You can use projective questions to ask respondents to describe what matters most to them in an indirect way. Examples include asking them to imagine future or ideal scenarios or make associations between different words and images.

Respondents may not see why the interviewer is asking them to do this. Meanwhile, by giving candid, raw answers they are unwittingly giving analysts insight into their true motivations, bias, and emotions.

Another question type is laddering, which is layering follow-up questions on top of an initial question. Some are set out in advance, while some rely on the interviewer to evaluate on-the-spot the most relevant probe to ask next.

This helps respondents to articulate a complicated process, eventually digging down into the impact on their emotions – perhaps thinking about the journey more than ever had previously.

#3 Use observational research techniques to go beyond claimed behavior

Rather than asking respondents to reveal insights into their emotions, using the right research fieldwork lets analysts see the effects for themselves.

By studying buyer behavior, you’re not relying solely on what they claim they’re doing – you can see what they’re doing, then draw your conclusions.

Mobile ethnography, often used as part of a media diary exercise, is a very useful behavioral research tool. 

By asking buyers to take videos and photos, you can put yourself in their shoes. Other popular behavioral research techniques include eye-tracking, for example, to see which parts of a marketing message grab their attention first.

#4 Work out your product or service’s Jobs-to-be-Done

Qualitative and ethnographic techniques are also the best way to map out the different emotional and functional ‘jobs’ that buyers want products or services to fulfill.

The Jobs-to-be-Done framework is a way of gaining a truer understanding of your buyers’ needs and encouraging innovation.

Once you have worked out the different jobs and the underlying emotional needs, you can identify the best opportunity via quantitative research.

That way, you’ll validate both the emotional and functional jobs that matter most to your target audience, then see how they’re under-served by existing solutions.

#5 Overcome over-rationalized responses with regression analysis and trade-off techniques

Similar to qualitative research, there are occasions where respondents may over-think their answers in quantitative research too.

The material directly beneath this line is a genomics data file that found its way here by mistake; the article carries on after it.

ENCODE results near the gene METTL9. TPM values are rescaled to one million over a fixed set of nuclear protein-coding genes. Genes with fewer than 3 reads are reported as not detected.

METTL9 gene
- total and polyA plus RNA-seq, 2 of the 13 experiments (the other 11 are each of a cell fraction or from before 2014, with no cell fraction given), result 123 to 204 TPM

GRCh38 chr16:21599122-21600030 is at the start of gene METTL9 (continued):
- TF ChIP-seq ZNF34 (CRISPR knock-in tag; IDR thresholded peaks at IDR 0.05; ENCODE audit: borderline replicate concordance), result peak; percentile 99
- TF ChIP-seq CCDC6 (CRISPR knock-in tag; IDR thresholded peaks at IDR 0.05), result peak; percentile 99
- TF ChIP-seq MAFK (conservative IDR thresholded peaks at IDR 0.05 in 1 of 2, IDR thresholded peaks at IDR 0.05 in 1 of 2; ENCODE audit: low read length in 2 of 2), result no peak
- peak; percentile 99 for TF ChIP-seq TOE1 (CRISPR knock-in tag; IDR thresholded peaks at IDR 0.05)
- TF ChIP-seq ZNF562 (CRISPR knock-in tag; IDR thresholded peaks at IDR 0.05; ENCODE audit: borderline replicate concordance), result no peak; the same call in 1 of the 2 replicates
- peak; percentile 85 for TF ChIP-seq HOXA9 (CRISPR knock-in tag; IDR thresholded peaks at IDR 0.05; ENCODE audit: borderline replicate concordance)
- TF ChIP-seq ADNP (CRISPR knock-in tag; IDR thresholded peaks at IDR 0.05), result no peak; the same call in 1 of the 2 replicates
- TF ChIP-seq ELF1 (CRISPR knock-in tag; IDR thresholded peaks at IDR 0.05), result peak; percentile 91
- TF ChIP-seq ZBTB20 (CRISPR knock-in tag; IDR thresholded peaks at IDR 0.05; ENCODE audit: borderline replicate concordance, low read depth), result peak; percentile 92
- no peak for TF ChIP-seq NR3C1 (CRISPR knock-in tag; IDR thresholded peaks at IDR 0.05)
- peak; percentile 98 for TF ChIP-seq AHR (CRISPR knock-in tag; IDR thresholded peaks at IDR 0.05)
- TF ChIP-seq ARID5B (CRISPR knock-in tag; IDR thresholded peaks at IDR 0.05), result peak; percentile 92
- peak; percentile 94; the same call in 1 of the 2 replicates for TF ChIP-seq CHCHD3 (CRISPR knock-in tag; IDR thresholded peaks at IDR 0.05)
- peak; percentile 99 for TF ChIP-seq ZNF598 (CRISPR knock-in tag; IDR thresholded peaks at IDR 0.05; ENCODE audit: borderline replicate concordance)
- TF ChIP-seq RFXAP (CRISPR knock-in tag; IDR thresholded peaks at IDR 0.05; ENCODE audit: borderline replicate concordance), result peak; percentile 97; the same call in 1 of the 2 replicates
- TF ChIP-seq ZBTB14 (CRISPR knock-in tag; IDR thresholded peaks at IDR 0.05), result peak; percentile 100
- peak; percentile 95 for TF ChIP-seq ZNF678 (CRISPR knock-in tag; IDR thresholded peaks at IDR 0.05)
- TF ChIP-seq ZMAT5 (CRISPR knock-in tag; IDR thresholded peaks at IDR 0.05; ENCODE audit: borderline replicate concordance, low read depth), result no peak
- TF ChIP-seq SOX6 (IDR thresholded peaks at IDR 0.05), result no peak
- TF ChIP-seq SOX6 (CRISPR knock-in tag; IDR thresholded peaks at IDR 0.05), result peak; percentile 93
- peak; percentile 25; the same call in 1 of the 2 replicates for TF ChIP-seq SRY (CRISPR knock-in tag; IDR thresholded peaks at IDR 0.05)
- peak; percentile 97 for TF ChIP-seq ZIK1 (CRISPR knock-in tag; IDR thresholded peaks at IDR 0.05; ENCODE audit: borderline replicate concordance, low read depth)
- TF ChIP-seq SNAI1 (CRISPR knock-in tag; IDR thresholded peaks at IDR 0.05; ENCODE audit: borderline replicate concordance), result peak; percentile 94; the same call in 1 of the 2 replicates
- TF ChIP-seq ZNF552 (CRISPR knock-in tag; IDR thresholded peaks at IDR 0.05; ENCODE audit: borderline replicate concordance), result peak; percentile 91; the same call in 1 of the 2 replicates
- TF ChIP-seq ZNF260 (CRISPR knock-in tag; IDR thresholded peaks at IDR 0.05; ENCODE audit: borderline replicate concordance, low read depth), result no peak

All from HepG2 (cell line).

They may overstate the importance of some decision-making criteria in their purchase decision, or underplay others.

Regression analysis is an advanced statistical technique you can run on a data set to analyze the connections between answers to different questions.

Along with other forms of conjoint analysis and MaxDiff, it’s designed to calculate the derived importance of criteria – evaluating the emotional and functional trade-offs buyers would make in a real purchase scenario.

Crucially, it provides reliable and robust data based on subconscious thinking, not claimed thinking. 

 

Summary

Why it’s vital to consider buyer emotions in B2B

By analyzing B2B buyer emotions, you can: understand underlying drivers of purchase decision-making; validate which ones have the greatest impact on product or service uptake; identify how to target these drivers in marketing and sales strategies.

How emotions affect B2B buying behavior

These are common cognitive biases in B2B: cognitive framing; recency bias; anchoring bias; in-group bias; distinctive encoding; endowment effect and loss aversion; inertia; exposure effect; hyperbolic discounting; sunk-cost effect.

In addition to cognitive biases, emotional factors also play a part in B2B purchase decisions: apprehension; frustration; confusion; apathy; excitement; trust; affinity; pride.

Best practices for analyzing buyer emotions in B2B research

When researching how emotions affect B2B buying behavior, we recommend that you: explore buyers’ subconscious with smart techniques and tools; probe emotions qualitatively with indirect, projective questions; use observational research techniques to go beyond claimed behavior; work out your product or service’s Jobs-to-be-Done; overcome over-rationalized responses with regression analysis and trade-off techniques.

Chris Wells